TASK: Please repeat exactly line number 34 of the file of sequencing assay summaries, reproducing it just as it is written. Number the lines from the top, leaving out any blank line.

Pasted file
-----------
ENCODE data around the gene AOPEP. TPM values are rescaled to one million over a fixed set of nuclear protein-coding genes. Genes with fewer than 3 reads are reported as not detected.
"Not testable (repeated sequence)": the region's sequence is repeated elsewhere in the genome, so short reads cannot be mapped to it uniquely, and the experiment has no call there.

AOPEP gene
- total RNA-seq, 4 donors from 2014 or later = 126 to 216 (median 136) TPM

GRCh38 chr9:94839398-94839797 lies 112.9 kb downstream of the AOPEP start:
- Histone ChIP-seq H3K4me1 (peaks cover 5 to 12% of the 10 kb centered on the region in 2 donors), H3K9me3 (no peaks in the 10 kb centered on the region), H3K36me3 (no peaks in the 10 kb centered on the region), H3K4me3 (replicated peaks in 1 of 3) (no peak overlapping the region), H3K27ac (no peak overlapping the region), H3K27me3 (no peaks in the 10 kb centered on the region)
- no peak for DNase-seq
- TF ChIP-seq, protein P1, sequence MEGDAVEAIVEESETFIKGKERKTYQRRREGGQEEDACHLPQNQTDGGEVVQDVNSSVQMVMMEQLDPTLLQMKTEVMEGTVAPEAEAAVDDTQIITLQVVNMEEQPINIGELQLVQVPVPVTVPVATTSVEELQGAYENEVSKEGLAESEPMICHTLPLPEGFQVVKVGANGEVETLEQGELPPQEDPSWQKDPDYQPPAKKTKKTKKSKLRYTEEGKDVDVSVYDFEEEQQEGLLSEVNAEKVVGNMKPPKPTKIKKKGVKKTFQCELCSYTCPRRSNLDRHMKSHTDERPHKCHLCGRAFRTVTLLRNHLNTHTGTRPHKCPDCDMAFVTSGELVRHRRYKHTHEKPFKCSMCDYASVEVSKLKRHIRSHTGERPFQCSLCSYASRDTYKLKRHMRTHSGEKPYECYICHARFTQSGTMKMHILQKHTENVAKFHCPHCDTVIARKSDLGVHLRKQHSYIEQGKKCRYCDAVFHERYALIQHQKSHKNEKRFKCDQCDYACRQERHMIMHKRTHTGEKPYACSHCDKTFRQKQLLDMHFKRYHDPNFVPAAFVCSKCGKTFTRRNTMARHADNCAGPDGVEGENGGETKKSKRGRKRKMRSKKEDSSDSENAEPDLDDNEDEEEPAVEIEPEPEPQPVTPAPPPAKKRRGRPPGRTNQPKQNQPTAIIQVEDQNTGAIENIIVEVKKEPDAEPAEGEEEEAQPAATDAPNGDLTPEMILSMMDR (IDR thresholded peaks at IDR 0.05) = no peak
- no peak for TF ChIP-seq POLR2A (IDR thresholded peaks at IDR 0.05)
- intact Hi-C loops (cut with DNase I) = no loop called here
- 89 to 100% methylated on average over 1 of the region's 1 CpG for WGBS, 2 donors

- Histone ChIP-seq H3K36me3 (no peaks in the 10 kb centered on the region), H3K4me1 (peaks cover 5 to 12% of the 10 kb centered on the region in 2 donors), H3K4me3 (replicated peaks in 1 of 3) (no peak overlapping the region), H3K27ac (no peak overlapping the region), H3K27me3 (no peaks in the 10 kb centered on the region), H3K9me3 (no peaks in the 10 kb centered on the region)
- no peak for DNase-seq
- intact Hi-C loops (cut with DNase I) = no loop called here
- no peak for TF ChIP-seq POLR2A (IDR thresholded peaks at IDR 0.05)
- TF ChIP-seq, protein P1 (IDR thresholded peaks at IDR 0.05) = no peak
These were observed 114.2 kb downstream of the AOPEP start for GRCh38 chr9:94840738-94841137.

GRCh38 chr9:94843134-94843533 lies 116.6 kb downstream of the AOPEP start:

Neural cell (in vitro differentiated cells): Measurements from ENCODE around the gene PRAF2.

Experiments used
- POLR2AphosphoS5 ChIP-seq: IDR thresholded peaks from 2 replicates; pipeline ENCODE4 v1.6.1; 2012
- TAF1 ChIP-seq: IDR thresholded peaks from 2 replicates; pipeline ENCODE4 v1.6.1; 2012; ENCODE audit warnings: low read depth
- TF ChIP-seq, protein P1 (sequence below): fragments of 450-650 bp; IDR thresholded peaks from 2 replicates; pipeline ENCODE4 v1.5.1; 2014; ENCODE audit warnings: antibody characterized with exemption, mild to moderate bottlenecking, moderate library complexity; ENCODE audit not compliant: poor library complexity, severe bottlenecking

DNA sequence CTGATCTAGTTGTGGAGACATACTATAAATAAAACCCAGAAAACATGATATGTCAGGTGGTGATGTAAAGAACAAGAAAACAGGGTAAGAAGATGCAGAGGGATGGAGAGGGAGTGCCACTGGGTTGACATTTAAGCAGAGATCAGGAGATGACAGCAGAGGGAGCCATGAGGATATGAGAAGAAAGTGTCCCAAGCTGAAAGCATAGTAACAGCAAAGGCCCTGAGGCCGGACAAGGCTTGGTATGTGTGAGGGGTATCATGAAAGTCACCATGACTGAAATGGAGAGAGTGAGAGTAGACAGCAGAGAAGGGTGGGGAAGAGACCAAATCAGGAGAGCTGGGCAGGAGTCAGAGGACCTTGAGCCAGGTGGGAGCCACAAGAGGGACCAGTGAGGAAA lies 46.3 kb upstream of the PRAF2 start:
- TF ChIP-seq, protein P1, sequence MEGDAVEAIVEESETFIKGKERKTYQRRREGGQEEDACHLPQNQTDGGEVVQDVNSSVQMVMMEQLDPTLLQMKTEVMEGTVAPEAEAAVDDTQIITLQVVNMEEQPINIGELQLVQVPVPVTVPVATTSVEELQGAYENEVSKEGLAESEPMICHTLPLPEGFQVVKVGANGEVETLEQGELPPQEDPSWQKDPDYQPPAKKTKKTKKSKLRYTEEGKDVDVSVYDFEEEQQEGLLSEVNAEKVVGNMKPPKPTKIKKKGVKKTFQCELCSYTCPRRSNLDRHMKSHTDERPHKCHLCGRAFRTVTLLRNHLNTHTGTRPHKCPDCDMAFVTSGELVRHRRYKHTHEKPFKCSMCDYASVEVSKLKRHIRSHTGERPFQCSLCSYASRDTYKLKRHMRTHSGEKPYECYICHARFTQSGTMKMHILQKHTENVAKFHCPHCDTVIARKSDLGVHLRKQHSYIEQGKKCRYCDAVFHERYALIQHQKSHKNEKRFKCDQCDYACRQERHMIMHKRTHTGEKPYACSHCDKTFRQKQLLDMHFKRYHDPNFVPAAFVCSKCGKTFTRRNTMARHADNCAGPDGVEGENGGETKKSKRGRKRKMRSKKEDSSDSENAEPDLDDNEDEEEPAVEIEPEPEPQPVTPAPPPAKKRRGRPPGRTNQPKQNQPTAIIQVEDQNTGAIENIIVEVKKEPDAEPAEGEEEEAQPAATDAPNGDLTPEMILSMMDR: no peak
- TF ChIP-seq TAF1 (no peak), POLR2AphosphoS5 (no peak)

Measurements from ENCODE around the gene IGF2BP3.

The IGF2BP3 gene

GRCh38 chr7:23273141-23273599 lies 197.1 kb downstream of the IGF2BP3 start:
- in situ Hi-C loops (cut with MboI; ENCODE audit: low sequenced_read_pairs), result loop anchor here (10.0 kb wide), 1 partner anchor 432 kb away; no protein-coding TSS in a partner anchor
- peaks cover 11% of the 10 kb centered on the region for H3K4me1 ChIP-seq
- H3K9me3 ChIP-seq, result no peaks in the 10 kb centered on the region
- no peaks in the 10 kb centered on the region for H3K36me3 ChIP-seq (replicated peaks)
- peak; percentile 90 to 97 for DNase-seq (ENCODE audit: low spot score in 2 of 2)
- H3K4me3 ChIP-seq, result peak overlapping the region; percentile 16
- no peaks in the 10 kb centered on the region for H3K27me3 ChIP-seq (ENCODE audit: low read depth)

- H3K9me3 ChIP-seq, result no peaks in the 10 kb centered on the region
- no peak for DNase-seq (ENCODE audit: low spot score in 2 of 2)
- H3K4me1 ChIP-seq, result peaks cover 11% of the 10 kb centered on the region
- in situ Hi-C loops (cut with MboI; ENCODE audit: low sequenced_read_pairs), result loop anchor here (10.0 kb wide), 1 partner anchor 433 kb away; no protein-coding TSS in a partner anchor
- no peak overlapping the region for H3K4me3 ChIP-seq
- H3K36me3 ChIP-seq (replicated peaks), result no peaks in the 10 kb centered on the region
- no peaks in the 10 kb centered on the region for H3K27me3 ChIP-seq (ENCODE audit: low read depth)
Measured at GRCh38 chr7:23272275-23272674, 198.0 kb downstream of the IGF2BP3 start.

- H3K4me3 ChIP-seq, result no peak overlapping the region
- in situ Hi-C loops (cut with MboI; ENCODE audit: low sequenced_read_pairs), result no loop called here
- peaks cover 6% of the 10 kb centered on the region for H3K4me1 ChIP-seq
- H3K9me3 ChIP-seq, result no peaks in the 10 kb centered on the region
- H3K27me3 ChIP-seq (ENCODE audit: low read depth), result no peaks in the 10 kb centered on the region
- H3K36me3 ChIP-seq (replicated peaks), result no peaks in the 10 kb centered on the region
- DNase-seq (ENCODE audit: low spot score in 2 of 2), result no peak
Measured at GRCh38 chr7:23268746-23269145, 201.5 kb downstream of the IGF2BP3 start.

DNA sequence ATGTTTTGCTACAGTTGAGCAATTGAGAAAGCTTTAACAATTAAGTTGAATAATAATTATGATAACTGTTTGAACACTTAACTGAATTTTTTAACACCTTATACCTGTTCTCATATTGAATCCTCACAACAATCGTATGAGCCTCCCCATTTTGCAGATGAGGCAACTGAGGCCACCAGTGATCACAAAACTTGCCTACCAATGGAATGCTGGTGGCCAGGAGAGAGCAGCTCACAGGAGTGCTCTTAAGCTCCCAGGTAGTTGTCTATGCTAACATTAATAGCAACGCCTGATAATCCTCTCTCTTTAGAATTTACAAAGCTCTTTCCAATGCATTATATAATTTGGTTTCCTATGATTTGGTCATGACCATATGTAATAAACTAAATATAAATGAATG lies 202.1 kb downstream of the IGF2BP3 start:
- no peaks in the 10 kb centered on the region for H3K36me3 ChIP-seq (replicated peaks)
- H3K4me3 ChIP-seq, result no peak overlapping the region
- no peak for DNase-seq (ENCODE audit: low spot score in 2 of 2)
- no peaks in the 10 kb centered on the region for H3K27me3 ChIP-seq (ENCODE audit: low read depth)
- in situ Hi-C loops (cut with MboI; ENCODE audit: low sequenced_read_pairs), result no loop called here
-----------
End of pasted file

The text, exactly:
- peak; percentile 90 to 97 for DNase-seq (ENCODE audit: low spot score in 2 of 2)